Journal of the Plague No. 9: Poorly Sewn Masks

If you’d like to make a scientifically-researched, beautiful, super-hygienic mask, you can follow my friend Iris’s excellent mask-making instructions. But if, like me, you haven’t sewn anything in thirty years, you can still get in the act and make yourself (and perhaps some people who are very dear to you and will forgive your lack of skill) a functional mask, with optional nosepiece.

(It helps if your mom lives with you and remembers everything she has ever learned, including how to sew, but, at least if you have a sewing machine with a cult following, there are also lots of friendly strangers on the internet who will help you out.)

This pattern starts with the one published in the New York Times but adds a few tweaks and comes with real life illustrations.

First, what you need:

  • Two squares of cotton fabric cut to measure approximately 9.5” by 6.5”. You do not need to cut them very well. I’ve been using an ancient sheet (I’m guessing from the 1960s—my grandmother dated most of her sheets but weirdly not this one) and some calico I bought about ten years ago thinking I was going to make baby slings.
  • Something to make ties. I found some ribbon I’m going to experiment with, but in the meantime we’ve been using doublefold binding tape. Making it into a tie is sort of a pain, but it’s weirdly satisfying.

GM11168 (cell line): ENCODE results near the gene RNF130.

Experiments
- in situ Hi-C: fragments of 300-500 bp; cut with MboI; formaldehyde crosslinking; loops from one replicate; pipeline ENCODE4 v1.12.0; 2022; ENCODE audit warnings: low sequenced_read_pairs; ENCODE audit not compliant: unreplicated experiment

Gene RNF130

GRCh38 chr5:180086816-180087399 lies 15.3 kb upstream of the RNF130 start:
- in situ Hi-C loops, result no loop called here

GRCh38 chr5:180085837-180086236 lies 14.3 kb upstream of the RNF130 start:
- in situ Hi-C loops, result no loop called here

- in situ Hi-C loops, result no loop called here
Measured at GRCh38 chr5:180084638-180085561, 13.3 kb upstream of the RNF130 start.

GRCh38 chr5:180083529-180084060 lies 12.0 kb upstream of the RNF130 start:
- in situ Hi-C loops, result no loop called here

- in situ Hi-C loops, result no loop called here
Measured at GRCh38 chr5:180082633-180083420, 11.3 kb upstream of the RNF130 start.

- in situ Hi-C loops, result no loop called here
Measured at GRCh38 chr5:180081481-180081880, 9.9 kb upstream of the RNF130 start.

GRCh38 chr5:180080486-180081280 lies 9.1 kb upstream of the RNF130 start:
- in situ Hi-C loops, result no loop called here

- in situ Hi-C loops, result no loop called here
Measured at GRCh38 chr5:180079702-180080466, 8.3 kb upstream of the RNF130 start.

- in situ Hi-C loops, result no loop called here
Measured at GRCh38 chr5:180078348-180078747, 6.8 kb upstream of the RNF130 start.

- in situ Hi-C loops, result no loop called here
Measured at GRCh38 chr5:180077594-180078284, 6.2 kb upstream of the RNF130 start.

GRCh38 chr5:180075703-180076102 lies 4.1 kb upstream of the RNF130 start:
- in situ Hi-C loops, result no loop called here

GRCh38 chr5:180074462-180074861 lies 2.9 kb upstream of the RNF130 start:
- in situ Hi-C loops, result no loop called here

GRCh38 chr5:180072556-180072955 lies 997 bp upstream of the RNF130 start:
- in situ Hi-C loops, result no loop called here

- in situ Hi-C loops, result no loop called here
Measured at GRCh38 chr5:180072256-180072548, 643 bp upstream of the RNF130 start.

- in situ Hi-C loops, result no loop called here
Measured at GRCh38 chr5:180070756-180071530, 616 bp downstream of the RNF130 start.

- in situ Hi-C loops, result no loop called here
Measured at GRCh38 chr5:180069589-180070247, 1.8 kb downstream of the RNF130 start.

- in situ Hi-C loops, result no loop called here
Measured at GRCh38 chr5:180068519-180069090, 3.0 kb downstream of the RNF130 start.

• A sturdy twist tie, if you want to make the optional nose piece. The top piece from a bag of coffee beans is perfect.
  • Some pins and possibly some tape.
  • An iron is handy.
  • A sewing machine, though you could do all of this by hand.

Making the Ties

To make the ties, I cut the binding tape into two pieces, each 12”-13” long (again, the exact measurement isn’t very important—we are a large-headed family, and these have been plenty long for us).

Unfold the tape, cut it half so you have four pieces, iron it flat, and then pin it as shown above and iron it again. (NB That’s if you have double wide tape—if you have the normal kind, skip the cutting it in half step.)